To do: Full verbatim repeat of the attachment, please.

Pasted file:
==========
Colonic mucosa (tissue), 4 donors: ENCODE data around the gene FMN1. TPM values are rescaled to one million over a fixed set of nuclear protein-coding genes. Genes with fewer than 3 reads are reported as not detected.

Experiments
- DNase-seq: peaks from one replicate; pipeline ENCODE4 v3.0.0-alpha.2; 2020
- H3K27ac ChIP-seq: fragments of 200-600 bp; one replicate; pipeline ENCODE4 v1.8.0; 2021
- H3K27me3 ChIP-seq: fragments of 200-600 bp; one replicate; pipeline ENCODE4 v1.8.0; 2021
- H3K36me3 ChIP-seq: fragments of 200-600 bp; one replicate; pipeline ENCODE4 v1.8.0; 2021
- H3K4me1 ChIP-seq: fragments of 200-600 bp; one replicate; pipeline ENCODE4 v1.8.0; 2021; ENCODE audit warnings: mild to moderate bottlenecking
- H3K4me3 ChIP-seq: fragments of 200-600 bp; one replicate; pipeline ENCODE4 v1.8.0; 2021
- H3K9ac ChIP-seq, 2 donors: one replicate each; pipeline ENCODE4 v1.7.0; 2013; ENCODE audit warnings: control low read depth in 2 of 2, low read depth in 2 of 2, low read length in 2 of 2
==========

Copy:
Colonic mucosa (tissue), 4 donors: ENCODE data around the gene FMN1. TPM values are rescaled to one million over a fixed set of nuclear protein-coding genes. Genes with fewer than 3 reads are reported as not detected.

Experiments
- DNase-seq: peaks from one replicate; pipeline ENCODE4 v3.0.0-alpha.2; 2020
- H3K27ac ChIP-seq: fragments of 200-600 bp; one replicate; pipeline ENCODE4 v1.8.0; 2021
- H3K27me3 ChIP-seq: fragments of 200-600 bp; one replicate; pipeline ENCODE4 v1.8.0; 2021
- H3K36me3 ChIP-seq: fragments of 200-600 bp; one replicate; pipeline ENCODE4 v1.8.0; 2021
- H3K4me1 ChIP-seq: fragments of 200-600 bp; one replicate; pipeline ENCODE4 v1.8.0; 2021; ENCODE audit warnings: mild to moderate bottlenecking
- H3K4me3 ChIP-seq: fragments of 200-600 bp; one replicate; pipeline ENCODE4 v1.8.0; 2021
- H3K9ac ChIP-seq, 2 donors: one replicate each; pipeline ENCODE4 v1.7.0; 2013; ENCODE audit warnings: control low read depth in 2 of 2, low read depth in 2 of 2, low read length in 2 of 2